If you’re frustrated by the “walled garden” approach Apple takes to keeping the App Store free of apps that contain sexual content, satire of public figures, or anything else they deem unsuitable, then you’ll be interested in two recent web games you can play on your iDevice that bypass the App Store entirely.
The latest game to do this is a demo of Hand of Greed, a game in which you try to grab coins while avoiding spinning blades. This demo was built using HTML5, a language capable of creating Flash-like games that work on iPhones, iPod Touches, and iPads. But instead of accessing the demo through the App Store, you play it in your Safari web browser.
To play the Hand of Greed demo, go to http://appular.com/webapp and follow the directions to create a bookmark for the site on your iDevice’s homepage. Then close Safari and click on the Hand of Greed bookmark icon you just created. This will launch the demo in Safari, where you’ll be able to play the first three levels of the game.
The other recent game playable on iDevices in Safari is the version of Pac-Man that Google built into their logo on the yellow gobbler’s 30th anniversary. You can play it here. All you have to do is tap “Insert Coin,” and start swiping the way you want Pac-Man to turn as he ingests an unhealthy number of dots.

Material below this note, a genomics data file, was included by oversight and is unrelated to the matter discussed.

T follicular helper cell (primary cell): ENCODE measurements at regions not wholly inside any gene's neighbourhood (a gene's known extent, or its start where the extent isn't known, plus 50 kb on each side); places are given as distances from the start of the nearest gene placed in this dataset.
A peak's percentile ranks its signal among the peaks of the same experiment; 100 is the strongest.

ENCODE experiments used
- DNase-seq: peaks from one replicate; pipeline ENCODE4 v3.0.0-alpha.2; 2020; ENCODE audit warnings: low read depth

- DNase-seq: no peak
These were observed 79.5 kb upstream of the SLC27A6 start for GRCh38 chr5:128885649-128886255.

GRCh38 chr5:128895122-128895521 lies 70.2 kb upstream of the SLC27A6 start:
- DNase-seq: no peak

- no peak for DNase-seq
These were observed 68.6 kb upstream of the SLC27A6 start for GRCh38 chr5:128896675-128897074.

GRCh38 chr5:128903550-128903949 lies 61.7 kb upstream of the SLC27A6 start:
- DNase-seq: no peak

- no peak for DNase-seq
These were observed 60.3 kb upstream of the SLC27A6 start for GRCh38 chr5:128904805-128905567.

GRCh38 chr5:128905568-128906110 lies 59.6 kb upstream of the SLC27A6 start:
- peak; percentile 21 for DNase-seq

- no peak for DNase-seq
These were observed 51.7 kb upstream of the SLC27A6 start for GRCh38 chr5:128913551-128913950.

As might be expected, these web apps run a lot more smoothly on newer hardware. Pac-Man sputters along on our second generation iPod Touch but moves at his standard clip on an iPad. The Hand of Greed demo works better than Pac-Man on the older iPod Touch, but the hit detection seems to lag slightly.
While the games themselves might not be all that revolutionary, what they represent is exciting. Pundits have long criticized Apple for what they call betraying the open spirit of the web by imposing draconian rules on what content they allow on their devices. We now have proof that developers can create games and apps that play as if they were downloaded from the App Store but that have completely side-stepped Apple’s approval process. What exactly this means for the future of app development we’re not sure, but we look forward to finding out.